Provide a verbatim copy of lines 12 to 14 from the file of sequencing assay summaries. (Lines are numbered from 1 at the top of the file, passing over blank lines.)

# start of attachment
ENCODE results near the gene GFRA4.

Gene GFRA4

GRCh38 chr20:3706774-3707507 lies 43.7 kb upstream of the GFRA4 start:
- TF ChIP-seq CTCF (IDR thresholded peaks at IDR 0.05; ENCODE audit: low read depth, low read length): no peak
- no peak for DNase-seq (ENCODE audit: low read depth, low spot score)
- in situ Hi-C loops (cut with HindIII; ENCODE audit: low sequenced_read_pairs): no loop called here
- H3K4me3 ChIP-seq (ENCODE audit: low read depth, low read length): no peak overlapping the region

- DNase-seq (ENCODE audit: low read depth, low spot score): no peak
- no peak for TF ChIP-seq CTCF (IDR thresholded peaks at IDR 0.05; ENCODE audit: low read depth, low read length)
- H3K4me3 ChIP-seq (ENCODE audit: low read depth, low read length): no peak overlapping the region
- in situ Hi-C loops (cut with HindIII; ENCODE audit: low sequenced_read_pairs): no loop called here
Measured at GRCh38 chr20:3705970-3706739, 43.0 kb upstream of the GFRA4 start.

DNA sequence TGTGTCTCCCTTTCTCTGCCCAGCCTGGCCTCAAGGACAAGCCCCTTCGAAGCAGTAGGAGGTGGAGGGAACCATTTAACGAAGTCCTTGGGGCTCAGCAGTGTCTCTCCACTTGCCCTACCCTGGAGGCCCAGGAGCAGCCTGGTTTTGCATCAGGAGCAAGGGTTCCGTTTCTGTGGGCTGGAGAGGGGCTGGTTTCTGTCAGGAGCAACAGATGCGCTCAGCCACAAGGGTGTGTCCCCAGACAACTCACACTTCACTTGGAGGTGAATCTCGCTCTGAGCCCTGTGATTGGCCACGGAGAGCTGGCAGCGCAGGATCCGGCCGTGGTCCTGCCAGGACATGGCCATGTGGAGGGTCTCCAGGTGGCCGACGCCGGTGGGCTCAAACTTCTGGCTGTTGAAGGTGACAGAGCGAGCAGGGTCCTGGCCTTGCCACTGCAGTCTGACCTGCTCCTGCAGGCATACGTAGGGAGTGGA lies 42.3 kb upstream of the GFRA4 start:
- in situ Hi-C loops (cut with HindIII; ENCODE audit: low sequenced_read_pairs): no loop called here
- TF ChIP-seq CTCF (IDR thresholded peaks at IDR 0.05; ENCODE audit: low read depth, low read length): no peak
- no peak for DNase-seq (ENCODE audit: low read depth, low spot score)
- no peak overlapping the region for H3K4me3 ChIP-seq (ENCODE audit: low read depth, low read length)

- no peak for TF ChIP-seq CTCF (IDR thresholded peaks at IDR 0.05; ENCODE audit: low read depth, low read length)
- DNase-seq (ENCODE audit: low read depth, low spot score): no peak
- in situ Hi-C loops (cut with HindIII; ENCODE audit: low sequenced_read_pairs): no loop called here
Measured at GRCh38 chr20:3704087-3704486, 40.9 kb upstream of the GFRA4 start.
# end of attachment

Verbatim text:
Measured at GRCh38 chr20:3705970-3706739, 43.0 kb upstream of the GFRA4 start.

DNA sequence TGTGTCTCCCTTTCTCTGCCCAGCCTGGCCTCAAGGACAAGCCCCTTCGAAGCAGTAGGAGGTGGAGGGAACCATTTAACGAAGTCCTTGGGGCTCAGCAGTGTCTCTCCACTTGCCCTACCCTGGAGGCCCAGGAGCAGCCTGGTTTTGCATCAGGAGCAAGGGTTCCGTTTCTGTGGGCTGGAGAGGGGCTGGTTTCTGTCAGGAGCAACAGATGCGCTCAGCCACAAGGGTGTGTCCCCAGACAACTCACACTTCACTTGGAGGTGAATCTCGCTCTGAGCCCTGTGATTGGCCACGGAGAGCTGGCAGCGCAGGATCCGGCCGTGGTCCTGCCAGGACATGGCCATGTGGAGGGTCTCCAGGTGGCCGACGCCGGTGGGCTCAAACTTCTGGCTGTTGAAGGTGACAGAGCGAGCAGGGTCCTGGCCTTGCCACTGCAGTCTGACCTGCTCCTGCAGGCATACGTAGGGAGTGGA lies 42.3 kb upstream of the GFRA4 start:
- in situ Hi-C loops (cut with HindIII; ENCODE audit: low sequenced_read_pairs): no loop called here